The evening began at 7:00 PM Central Time; and at that time, there were probably around 20 or so in attendance at the watch party for the Oklahoma Libertarian Party. It was located in a relatively small room of a local restaurant in Midwest City, Oklahoma, a suburb of Oklahoma City. The state was immediately called for Trump at 7:00 when the polls closed, but that wasn’t our focus.
Early returns were continuously called out for each county as our small crowd began to swell to somewhere around 40 or so people, crammed into a space that was for a much smaller crowd. The turnout was the same as the one for the vote. It was much larger than expected. The size of the watch party was absolutely nothing like the size of the two major parties, but it was incredibly special because it represented a first time gathering of a party that did not exist in any official capacity before. Jubilation was in the air as this was the first time in the state’s history that the LP has been recognized as an official party, and there was more. The Gary Johnson/Bill Weld ticket was pulling in around the 5% to 6% range for the entirety of the night – the largest showing of any LP candidate in history. The other state LP candidates were fairing with very similar numbers, and as it turned out, Oklahoma had the third highest showing for Johnson at 5.9%. We needed to maintain at least 2.5% to remain on officially recognized party, and that was more than covered by the results.
I am not certain about the following numbers specifically for my state, but I am certain that since most people do not live here, most would be more interested in national results.
Exit polls may have showed skewed results over all, but they did show some interesting things about the LP. Of those polled that declared they were unhappy with both major candidates, voted over 70% for Trump, and exit polling also showed that nearly 22% of former Bernie Sanders supporters surprisingly voted for Trump. That shows that the gap in Clinton’s results was not too dissimilar from the percentage of votes received for Gary Johnson. What this means is that the Johnson/Weld ticket had a much greater impact on disturbing the election for Clinton, than it did for Trump.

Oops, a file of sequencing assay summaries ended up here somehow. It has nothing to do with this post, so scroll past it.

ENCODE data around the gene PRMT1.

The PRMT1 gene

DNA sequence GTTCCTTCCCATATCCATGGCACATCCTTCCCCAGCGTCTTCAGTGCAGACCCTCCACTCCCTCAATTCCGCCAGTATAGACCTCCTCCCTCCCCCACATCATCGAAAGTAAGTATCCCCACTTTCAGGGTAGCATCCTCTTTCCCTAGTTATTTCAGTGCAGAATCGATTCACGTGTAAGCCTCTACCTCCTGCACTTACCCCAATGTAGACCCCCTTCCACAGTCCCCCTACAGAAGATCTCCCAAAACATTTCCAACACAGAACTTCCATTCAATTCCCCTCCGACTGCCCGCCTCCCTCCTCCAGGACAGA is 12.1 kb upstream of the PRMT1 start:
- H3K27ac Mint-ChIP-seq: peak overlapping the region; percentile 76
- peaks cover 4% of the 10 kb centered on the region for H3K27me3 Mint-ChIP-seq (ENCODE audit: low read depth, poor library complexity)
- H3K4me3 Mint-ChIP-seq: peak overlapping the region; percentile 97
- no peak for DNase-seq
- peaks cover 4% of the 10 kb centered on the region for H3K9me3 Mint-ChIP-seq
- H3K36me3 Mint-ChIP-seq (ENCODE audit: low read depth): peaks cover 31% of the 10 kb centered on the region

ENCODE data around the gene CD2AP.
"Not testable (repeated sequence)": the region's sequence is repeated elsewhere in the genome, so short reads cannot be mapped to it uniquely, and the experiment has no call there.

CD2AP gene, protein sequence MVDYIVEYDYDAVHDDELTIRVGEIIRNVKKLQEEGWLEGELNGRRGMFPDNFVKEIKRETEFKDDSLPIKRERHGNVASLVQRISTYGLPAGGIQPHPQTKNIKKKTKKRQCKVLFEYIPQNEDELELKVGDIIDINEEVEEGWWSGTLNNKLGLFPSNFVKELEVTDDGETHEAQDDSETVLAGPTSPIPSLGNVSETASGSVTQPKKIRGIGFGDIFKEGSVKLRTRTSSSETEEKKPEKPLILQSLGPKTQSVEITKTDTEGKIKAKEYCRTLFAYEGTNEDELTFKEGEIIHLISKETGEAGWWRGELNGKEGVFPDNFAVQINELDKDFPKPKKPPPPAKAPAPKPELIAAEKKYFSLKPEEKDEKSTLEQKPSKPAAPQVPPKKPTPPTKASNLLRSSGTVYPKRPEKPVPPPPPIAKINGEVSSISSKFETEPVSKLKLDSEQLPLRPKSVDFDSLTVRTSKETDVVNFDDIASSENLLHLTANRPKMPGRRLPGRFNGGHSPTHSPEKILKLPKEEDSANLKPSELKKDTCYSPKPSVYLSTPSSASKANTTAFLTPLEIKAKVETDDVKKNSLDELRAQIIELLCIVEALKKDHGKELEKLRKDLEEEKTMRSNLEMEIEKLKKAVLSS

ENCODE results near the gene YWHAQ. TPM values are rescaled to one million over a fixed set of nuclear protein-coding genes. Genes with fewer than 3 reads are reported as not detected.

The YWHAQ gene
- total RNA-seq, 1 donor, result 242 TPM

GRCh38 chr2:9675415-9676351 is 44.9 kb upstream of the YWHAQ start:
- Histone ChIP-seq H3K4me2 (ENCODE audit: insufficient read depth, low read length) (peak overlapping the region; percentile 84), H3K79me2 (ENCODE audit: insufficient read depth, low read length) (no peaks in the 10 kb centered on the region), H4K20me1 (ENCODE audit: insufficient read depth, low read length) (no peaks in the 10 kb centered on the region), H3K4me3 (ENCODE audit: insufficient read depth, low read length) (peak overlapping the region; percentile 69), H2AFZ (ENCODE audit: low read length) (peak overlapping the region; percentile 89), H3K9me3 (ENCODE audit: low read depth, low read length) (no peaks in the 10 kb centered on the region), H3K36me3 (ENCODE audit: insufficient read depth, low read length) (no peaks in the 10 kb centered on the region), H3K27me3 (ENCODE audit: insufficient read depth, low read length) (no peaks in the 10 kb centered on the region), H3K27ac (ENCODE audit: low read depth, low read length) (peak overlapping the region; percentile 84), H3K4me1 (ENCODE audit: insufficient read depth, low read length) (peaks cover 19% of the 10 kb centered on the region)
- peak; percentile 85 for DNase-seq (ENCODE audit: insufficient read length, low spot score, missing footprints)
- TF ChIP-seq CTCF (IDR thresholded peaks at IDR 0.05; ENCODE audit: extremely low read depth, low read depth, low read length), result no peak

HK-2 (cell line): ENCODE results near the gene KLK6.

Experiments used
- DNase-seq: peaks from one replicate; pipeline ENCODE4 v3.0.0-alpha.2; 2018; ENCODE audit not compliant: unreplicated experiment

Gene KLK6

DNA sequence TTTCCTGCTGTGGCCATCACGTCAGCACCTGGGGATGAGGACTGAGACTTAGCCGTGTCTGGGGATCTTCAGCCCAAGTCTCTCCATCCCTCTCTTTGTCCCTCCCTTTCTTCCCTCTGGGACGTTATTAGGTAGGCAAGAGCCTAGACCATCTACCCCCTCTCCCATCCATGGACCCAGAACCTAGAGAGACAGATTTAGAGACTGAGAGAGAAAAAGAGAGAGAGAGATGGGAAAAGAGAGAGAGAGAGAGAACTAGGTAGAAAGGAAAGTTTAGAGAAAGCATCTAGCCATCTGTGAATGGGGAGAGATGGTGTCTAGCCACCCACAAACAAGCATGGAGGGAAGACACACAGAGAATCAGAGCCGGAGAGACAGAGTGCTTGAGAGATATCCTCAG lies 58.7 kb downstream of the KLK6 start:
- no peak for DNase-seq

Going forward, it looks as though many disenfranchised members of the Democratic Party are willing to consider the LP platform. Similarly, it appears that the message of true smaller government and individual liberty are appealing in many solidly red states.
The election proved an overall attitude of anti-establishment that has left people at least considering their loyalties to their respective parties. Perhaps greater numbers of Democrats more than Republicans will join the party if the same trend continues. It remains to be seen if these new members are open to a more fiscally responsible agenda, or if they will be turned off by this. It also remains to be seen as to whether so many Republicans continue to feel disenfranchised from their party or whether a win for their party makes them comfortable to hold onto their GOP registration. I have always felt that the liberty message is more appealing to members of the GOP than Democrats, but I may be proven wrong.
It is unfortunate for the LP that the Johnson/Weld ticket fell short of its 5% goal of the popular vote nationally, in order to receive federal funding in 2020. However, the strongest showing of a third party candidate since Ross Perot indicates the LP definitely has something to build upon. Few people actually believed that the LP would win anything nationally, and results certainly bear that out. However, this particular election gave far more coverage to Libertarian candidates than ever before. The message was heard by far more people, and the numbers within the LP have swelled record levels.
Funds raised by the national LP have doubled this election cycle, and I do not believe that this is a one-off scenario. The deep divisions within both major parties were strong enough to consider a new message and made people aware of a new way of thinking that they might not even have known existed before. The LP has grown much stronger. It will not be 5% of the electorate, but it might remain at close to 3% support (not necessarily membership) until 2020, when it is possible we could see a much higher result on a future LP ticket.
Perhaps it will take three or more election cycles before we see anything like a successful election for a member of the LP winning a national office, but the firm base has been established for the first time. The difference with how the party of Ross Perot failed and fell apart and the LP which will be much more resilient is that the We The People party was Ross Perot. When he gave up, the party gave up. But, in the case of the LP, it has been around since 1971, and it is much bigger than Gary Johnson and Bill Weld. It will gain in popularity, rather than fade into obscurity.
This post was written by Danny Chabino.
The views expressed here belong to the author and do not necessarily reflect our views and opinions.
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